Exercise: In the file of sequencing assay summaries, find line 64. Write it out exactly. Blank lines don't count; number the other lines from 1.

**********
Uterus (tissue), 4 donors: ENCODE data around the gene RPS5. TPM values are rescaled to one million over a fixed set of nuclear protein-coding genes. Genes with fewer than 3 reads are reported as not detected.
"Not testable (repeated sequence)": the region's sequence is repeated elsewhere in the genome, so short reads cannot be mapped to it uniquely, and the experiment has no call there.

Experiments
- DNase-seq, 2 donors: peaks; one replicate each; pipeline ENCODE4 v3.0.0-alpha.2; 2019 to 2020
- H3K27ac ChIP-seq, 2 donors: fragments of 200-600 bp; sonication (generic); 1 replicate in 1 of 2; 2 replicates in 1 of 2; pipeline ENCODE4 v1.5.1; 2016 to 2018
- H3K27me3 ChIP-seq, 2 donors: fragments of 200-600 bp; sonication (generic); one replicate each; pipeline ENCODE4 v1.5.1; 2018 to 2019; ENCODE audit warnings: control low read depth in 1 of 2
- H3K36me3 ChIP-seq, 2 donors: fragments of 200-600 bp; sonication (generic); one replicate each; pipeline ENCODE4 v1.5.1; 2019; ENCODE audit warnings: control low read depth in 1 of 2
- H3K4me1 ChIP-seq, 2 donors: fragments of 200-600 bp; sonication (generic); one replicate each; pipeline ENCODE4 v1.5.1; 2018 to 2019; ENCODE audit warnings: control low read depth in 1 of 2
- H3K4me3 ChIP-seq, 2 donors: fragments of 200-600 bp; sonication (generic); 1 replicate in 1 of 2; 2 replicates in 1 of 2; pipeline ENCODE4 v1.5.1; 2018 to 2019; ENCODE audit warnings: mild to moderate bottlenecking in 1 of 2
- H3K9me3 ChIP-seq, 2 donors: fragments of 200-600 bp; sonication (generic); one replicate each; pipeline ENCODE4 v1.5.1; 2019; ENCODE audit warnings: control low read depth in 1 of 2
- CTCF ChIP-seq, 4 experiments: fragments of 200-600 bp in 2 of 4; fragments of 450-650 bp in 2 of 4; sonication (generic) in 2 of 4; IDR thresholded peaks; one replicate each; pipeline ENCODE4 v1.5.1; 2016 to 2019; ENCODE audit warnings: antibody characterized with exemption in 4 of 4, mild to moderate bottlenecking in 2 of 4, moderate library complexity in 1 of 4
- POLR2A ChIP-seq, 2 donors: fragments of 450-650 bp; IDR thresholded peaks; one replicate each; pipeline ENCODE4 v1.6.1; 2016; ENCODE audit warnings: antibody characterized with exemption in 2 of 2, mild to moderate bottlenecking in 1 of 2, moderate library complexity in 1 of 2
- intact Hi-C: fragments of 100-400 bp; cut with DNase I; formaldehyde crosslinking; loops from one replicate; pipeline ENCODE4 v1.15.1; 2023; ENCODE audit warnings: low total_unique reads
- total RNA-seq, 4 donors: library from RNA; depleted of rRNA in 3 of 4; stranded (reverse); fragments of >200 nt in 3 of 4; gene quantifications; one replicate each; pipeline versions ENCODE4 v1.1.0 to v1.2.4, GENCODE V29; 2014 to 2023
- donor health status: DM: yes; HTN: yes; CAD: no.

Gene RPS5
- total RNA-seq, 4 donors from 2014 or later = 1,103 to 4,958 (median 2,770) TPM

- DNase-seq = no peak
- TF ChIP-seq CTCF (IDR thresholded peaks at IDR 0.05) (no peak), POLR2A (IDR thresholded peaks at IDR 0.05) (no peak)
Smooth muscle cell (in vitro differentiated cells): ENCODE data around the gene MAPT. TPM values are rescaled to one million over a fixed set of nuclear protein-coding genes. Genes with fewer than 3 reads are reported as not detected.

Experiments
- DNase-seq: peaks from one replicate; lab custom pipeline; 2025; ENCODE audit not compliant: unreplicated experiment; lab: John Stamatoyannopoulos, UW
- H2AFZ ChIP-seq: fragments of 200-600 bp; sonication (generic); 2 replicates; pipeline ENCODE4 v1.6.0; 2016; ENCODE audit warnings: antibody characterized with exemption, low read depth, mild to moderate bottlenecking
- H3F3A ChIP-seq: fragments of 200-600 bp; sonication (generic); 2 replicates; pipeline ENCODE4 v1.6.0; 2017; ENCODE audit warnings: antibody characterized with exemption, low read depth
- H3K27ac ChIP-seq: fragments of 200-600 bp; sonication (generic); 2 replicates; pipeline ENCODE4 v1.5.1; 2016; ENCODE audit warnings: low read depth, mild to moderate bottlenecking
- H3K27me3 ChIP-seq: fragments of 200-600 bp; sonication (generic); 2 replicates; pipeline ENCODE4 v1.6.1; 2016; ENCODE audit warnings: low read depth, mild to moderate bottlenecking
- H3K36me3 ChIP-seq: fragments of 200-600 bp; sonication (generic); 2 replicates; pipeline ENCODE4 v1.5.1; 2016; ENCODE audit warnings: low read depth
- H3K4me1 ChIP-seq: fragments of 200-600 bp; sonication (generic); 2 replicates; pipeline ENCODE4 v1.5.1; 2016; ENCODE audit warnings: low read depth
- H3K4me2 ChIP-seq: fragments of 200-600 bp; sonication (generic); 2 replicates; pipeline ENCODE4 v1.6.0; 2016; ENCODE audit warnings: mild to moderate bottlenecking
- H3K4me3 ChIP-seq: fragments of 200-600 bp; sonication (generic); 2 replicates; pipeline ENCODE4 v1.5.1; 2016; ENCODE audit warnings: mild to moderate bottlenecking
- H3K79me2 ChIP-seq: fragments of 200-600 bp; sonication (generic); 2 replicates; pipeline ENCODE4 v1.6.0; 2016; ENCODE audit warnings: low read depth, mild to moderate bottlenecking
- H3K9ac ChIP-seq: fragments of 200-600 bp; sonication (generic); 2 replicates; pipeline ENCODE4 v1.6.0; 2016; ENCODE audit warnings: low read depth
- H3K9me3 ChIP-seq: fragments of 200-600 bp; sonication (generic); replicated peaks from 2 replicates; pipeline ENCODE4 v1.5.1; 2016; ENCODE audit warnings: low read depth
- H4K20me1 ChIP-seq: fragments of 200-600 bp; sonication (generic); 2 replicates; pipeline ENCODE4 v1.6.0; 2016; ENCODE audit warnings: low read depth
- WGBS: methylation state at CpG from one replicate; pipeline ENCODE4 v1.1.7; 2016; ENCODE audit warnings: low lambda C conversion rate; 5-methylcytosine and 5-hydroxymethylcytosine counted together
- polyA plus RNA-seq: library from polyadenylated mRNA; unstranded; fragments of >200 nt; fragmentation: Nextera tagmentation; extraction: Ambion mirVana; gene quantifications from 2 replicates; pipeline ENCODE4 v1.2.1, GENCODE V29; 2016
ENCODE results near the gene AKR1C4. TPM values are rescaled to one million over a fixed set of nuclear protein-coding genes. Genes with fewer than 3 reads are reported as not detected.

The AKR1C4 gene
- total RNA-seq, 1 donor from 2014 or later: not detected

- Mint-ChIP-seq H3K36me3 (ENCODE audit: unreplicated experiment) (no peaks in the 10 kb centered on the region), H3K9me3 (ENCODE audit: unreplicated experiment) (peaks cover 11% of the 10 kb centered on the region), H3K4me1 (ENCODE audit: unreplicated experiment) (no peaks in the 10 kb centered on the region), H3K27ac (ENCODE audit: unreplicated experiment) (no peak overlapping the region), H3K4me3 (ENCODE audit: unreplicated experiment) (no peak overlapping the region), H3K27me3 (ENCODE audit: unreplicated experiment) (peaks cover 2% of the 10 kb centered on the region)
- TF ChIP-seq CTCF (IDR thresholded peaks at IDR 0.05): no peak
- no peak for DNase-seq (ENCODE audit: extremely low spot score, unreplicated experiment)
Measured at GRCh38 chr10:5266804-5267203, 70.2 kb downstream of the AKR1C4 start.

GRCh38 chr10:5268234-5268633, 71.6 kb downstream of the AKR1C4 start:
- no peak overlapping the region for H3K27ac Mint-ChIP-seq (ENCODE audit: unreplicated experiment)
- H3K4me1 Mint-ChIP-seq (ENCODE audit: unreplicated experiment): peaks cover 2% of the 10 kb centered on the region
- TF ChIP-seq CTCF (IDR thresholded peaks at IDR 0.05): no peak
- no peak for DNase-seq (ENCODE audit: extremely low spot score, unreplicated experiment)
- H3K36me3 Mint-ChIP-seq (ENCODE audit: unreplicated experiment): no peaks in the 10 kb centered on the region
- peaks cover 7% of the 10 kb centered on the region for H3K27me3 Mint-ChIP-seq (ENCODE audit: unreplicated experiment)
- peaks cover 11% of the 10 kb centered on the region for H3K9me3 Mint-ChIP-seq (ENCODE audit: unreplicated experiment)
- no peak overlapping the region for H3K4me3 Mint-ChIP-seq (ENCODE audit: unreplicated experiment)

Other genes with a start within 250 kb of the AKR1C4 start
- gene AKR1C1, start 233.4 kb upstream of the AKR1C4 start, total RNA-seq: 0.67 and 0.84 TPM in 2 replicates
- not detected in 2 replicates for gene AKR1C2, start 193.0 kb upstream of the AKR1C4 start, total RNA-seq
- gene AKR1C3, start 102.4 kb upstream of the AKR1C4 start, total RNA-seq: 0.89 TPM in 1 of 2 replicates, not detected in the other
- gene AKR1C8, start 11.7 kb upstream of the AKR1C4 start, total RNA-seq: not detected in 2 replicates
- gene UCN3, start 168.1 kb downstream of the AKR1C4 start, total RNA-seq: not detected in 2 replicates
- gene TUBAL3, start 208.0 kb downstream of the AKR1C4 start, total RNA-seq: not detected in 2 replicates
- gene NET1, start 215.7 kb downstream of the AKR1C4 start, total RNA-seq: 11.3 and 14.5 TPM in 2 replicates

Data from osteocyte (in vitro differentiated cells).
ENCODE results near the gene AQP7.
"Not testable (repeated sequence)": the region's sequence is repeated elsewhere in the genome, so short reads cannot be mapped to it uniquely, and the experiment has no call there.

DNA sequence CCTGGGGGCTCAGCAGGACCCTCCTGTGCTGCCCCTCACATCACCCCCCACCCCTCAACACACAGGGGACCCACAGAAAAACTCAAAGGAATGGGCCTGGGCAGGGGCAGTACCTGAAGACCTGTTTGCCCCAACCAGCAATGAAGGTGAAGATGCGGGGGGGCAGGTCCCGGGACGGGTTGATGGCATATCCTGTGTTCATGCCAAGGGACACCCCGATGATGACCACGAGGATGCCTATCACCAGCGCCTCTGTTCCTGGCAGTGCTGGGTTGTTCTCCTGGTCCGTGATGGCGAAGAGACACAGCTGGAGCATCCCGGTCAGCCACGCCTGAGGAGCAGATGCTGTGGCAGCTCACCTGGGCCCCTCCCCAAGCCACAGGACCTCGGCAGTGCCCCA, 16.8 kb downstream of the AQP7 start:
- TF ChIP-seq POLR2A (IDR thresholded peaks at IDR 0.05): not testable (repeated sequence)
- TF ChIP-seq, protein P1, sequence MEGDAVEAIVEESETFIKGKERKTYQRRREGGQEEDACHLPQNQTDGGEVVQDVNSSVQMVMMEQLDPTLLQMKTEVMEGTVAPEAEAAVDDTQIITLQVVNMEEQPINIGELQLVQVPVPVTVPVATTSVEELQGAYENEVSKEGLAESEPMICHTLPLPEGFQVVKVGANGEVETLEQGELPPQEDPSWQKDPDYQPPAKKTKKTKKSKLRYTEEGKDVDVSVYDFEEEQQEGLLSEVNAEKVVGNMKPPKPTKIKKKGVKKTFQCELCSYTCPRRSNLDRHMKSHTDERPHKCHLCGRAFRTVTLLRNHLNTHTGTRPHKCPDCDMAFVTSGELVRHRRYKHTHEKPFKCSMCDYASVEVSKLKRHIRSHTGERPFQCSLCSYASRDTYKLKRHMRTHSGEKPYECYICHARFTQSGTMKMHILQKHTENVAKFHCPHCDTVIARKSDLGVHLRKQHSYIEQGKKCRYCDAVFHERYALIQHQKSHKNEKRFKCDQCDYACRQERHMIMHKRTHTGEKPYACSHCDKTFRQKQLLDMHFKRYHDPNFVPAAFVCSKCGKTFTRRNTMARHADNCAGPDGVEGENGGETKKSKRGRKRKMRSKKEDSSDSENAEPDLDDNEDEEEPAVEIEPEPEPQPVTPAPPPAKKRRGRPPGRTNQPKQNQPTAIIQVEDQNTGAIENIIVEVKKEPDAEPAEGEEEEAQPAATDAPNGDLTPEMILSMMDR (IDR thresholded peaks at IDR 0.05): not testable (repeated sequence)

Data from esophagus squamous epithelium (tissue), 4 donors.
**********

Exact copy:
DNA sequence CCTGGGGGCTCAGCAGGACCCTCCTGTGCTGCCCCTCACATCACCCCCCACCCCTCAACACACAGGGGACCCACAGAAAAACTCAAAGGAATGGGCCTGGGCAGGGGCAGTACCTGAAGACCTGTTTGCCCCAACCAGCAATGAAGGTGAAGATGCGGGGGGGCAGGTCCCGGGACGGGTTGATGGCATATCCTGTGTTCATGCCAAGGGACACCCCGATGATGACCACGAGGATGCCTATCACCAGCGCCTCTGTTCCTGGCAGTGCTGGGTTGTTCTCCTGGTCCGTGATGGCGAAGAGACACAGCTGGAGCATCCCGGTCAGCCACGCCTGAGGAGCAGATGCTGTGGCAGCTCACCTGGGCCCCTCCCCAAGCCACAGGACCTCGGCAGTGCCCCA, 16.8 kb downstream of the AQP7 start: